Keywords: computers, experience
|Part of Speech:
|term noun verb
|lokin, lokinys, lokinysyn
|access, retrieve, log in, accessible, accessibility
The term 'lokin' was borrowed during the early or middle period from the English 'log in'. It existed in a number of forms until the early modern period when the AXZ standardised its spelling, pronunciation and meaning.
Be careful about making assumptions about its usage based on its English etymology, because it has become something of a false friend. The modern base meaning is something like 'access', and it is no longer specific to the domain of computers.
In a verbal context, lokin is a transitive skurun verb the takes an ergative subject that is the entity gaining access and an absolutive direct object which is the thing accessed. The object can refer to the actual material accessed or to the repository where the material resides. It is not periphrastic, as the English origin would lead you to expect - saying something like, 'Je tene lokin a lenatrop,' 'I have logged in to the server,' or 'I have accessed the server' can feel a bit weird to English speakers - the latter idea is a better way to think about it.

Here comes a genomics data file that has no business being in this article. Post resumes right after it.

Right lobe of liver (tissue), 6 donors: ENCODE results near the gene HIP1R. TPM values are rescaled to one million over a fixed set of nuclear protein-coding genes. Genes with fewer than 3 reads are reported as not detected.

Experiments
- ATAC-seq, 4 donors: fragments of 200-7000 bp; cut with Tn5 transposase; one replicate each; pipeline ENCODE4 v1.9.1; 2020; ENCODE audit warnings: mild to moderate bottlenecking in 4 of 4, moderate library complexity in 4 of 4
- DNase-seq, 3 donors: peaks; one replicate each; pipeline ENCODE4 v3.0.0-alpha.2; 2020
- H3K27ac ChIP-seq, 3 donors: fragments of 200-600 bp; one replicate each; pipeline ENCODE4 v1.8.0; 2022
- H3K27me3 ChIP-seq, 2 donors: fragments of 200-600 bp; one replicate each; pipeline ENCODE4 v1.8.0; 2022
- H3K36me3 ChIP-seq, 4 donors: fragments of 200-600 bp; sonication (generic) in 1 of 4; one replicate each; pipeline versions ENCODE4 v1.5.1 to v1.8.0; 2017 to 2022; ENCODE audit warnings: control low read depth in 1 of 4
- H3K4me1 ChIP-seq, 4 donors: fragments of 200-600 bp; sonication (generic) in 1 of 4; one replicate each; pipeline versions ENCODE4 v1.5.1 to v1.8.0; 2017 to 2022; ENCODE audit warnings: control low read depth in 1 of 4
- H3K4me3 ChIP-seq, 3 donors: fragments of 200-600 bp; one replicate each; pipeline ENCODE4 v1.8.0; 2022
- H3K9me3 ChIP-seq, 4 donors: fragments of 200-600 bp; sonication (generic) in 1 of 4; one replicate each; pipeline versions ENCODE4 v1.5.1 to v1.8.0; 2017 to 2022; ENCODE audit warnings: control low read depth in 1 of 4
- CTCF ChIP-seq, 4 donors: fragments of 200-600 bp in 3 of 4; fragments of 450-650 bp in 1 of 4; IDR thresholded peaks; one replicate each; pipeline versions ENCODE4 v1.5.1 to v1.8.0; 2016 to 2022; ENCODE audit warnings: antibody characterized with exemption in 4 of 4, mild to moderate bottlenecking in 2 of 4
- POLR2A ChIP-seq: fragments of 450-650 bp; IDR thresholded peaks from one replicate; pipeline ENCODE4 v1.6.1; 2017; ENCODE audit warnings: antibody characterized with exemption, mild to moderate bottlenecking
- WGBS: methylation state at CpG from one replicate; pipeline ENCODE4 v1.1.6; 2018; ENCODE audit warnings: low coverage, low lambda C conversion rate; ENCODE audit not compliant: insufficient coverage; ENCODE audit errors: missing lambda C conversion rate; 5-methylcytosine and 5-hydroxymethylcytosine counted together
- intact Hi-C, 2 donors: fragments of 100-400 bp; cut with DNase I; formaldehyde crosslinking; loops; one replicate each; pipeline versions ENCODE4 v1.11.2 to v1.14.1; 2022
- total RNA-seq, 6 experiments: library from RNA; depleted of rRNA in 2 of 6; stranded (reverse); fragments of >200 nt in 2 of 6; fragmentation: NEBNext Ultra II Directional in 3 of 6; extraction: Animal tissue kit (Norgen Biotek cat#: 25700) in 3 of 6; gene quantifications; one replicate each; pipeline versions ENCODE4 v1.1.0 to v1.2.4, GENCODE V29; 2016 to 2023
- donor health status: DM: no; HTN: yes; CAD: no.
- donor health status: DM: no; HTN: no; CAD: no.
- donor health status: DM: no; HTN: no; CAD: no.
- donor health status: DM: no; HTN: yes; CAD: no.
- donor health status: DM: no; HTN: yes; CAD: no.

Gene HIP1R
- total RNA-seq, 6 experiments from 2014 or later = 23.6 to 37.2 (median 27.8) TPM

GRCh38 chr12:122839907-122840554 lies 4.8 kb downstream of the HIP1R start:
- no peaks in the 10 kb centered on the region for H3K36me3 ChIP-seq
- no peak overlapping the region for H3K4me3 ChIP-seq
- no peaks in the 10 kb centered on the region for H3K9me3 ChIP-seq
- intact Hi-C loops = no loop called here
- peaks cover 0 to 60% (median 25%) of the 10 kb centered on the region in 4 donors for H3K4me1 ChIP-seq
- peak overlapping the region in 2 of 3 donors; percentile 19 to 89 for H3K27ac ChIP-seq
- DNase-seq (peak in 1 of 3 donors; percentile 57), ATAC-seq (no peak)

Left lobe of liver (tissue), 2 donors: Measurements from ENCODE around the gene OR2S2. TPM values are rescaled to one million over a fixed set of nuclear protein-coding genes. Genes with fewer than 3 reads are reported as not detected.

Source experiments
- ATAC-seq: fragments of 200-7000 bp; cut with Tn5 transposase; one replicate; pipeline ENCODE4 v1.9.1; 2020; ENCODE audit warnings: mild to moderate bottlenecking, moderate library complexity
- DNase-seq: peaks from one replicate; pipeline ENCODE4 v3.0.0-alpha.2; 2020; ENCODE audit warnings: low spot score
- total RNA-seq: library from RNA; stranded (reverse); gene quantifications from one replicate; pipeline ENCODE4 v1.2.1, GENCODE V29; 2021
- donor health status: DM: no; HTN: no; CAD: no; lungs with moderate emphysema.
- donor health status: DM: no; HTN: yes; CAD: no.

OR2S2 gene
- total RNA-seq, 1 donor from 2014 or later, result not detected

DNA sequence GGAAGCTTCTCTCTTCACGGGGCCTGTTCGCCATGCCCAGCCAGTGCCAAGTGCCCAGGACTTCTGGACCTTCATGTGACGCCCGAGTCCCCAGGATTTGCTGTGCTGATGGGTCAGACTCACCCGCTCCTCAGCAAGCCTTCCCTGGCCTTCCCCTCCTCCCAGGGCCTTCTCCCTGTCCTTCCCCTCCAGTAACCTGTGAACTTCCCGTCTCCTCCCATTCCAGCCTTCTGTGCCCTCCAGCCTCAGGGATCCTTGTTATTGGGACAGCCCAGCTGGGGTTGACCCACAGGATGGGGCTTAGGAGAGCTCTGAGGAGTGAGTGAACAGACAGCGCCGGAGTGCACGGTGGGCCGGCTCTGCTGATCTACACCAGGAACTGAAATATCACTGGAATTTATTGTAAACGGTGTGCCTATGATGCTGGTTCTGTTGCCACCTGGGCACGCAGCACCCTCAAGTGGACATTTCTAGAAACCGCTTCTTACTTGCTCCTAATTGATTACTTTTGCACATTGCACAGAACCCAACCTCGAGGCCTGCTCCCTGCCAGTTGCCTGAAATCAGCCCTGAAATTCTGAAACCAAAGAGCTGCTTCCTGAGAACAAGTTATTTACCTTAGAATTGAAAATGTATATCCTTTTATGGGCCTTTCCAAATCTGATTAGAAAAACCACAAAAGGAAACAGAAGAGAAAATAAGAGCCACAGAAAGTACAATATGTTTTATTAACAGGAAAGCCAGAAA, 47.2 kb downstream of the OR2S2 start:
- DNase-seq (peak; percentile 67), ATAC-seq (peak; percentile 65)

As a noun, 'lokin' can refer either to an instance of gaining access or access as a generality. It is reasonable to say something like, 'Je te sif a lokin na lenatrop,' meaning 'I have the ability to access the server'. The driver term 'lokinysyn' refers to access as an abstraction.
Referring to having access to something is as shown above, Common expresses it more like having access of something, using the null preposition construction.
The derived form 'lokinys' can have the sense of 'accessible' when applied to something you might want to access, or when applied to an agent like a person, had a vague sense that this person has a lot of control and access to things of interest (that sense could be conveyed less ambiguously with 'lokincas')